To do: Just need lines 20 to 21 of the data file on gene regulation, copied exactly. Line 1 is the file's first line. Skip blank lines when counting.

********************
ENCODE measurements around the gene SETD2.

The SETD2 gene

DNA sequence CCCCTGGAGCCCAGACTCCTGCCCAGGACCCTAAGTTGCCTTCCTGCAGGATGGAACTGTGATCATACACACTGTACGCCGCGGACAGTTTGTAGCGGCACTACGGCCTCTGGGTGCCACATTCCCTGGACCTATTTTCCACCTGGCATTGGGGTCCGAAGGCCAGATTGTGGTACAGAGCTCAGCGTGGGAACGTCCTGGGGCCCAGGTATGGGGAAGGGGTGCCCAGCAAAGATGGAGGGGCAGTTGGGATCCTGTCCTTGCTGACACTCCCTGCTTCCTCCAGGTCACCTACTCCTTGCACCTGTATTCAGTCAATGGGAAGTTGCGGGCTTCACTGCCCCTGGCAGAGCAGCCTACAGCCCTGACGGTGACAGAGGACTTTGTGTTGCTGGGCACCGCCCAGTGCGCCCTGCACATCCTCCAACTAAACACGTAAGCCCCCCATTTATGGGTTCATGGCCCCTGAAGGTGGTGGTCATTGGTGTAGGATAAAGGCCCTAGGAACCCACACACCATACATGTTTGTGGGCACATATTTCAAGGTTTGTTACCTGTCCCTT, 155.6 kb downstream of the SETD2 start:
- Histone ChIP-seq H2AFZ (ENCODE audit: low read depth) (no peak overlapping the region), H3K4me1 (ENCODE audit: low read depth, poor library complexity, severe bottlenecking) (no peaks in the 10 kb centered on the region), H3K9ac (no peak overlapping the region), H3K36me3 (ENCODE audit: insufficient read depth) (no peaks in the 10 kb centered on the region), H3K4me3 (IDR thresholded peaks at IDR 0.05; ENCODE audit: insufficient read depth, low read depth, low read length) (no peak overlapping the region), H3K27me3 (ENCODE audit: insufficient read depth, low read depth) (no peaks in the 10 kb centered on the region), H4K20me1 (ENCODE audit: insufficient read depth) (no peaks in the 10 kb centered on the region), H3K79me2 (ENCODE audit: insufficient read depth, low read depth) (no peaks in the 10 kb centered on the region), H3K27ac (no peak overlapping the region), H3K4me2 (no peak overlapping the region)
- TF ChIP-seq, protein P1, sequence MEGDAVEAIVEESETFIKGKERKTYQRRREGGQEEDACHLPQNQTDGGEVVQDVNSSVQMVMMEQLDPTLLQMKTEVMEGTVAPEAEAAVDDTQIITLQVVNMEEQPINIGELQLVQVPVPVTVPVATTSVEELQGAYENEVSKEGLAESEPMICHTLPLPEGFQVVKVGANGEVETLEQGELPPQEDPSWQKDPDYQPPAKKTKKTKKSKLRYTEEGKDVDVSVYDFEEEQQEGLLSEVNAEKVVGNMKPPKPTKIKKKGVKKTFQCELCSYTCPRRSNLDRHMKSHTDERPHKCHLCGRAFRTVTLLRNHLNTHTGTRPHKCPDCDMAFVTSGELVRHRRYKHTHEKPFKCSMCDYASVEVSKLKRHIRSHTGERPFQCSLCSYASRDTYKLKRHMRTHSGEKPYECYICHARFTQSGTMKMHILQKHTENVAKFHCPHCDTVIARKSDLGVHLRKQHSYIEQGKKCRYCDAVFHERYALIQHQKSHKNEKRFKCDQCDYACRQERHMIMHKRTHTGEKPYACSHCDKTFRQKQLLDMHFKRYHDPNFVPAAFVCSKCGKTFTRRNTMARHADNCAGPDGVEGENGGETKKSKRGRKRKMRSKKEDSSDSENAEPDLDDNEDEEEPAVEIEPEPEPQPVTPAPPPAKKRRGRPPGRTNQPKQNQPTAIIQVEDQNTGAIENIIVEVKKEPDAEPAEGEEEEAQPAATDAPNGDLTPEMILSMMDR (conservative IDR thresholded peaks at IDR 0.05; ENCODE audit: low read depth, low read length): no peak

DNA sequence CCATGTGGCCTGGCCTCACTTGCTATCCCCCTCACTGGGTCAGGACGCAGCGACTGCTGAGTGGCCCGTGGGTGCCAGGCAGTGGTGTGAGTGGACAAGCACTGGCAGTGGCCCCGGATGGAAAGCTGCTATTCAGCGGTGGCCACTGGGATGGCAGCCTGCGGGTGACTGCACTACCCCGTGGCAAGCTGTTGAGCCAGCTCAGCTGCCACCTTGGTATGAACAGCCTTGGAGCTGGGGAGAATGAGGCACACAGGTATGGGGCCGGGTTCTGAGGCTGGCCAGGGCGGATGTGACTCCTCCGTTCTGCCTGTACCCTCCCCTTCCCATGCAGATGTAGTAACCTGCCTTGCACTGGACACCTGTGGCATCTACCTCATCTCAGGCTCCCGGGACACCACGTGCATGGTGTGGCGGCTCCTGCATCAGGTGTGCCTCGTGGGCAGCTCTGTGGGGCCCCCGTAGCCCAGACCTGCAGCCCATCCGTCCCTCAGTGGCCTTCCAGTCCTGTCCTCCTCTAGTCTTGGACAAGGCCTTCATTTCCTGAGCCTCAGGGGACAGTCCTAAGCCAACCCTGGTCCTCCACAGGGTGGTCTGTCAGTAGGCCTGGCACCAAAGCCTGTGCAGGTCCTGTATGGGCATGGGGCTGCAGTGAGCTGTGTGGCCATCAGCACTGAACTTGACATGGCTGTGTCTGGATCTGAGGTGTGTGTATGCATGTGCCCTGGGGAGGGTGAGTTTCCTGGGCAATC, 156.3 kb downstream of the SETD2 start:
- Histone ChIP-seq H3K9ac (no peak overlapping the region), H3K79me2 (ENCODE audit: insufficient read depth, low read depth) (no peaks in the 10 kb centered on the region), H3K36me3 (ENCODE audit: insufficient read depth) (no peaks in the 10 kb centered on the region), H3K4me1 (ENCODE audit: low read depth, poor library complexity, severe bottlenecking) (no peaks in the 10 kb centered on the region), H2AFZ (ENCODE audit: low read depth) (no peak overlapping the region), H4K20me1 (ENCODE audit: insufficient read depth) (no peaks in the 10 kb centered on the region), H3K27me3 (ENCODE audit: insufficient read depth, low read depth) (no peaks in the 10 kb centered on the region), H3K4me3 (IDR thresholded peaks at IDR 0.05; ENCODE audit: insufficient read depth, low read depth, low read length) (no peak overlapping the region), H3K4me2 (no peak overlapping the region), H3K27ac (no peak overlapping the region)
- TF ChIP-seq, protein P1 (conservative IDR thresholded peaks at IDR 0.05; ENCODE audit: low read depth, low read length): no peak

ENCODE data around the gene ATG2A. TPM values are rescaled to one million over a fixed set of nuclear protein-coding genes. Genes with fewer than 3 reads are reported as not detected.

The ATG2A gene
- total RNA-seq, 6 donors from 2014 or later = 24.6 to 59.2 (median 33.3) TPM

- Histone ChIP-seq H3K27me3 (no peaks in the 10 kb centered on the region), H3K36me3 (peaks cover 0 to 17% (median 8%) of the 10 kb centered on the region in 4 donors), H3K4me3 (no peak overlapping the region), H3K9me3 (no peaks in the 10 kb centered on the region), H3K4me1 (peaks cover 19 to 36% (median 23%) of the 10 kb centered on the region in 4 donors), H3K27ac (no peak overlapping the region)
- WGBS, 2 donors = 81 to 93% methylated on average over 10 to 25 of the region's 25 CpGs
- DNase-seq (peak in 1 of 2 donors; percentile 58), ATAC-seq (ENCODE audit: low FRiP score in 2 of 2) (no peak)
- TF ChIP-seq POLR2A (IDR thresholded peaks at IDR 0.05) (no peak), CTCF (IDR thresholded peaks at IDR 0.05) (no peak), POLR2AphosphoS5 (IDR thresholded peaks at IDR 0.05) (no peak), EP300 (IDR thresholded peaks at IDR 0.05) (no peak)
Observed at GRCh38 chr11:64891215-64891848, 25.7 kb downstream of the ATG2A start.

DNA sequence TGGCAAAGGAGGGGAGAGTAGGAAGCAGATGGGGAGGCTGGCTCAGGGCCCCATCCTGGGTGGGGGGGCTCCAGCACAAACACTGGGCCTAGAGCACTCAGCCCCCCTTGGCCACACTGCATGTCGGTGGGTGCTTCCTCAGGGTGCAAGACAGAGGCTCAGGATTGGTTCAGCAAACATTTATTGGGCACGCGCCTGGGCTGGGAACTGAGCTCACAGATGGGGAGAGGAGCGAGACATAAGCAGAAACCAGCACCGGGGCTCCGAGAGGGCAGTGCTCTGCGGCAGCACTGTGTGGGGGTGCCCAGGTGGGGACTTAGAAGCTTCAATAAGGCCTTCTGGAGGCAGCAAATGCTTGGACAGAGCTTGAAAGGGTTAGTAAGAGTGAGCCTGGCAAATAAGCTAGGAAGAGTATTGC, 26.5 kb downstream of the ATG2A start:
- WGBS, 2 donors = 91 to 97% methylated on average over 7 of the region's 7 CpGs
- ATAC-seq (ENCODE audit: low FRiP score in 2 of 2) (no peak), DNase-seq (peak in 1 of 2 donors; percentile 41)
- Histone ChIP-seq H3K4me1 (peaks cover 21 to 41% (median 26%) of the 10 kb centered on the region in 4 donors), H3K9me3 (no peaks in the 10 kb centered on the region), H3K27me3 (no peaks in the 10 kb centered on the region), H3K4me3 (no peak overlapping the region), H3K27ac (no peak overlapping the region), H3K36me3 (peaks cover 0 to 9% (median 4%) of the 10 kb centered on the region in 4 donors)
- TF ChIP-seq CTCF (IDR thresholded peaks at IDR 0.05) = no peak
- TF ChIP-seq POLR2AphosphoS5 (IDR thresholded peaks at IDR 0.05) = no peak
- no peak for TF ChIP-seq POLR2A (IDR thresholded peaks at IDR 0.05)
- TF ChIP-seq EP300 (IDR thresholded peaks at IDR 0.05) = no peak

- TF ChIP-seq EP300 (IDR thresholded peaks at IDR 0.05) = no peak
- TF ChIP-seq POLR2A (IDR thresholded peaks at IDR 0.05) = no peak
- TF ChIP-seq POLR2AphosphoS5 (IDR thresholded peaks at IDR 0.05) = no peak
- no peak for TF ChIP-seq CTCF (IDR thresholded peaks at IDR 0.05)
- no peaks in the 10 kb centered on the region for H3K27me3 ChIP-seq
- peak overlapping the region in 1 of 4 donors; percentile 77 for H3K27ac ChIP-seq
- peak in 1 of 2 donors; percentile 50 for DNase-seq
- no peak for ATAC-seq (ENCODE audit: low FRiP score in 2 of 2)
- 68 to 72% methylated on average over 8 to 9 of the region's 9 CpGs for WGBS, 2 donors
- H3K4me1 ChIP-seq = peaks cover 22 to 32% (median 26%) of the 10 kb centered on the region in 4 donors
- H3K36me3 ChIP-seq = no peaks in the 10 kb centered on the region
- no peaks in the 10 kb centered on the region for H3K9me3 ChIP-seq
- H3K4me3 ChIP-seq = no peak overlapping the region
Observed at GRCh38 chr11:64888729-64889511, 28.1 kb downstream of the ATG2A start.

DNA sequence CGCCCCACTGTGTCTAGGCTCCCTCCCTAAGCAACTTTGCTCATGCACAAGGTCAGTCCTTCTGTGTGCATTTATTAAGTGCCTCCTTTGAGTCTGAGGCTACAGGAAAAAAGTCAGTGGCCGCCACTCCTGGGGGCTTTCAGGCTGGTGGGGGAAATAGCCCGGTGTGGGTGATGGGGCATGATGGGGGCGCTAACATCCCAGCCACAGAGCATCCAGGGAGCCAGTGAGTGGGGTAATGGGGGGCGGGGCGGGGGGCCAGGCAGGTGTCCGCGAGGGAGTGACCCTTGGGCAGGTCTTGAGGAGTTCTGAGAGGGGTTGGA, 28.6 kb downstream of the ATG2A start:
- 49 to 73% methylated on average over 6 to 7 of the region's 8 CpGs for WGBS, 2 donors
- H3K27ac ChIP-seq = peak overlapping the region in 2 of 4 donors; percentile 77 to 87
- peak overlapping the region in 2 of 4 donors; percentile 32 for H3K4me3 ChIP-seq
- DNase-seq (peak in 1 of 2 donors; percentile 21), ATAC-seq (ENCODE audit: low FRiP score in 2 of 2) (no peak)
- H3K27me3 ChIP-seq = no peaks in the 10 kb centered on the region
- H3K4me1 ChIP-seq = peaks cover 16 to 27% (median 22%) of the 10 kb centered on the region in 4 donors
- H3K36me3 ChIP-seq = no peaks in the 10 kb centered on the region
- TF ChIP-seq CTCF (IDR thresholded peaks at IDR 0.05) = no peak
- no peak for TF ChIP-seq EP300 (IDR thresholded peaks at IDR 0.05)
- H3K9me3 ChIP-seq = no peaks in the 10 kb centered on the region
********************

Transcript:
- Histone ChIP-seq H3K4me1 (peaks cover 21 to 41% (median 26%) of the 10 kb centered on the region in 4 donors), H3K9me3 (no peaks in the 10 kb centered on the region), H3K27me3 (no peaks in the 10 kb centered on the region), H3K4me3 (no peak overlapping the region), H3K27ac (no peak overlapping the region), H3K36me3 (peaks cover 0 to 9% (median 4%) of the 10 kb centered on the region in 4 donors)
- TF ChIP-seq CTCF (IDR thresholded peaks at IDR 0.05) = no peak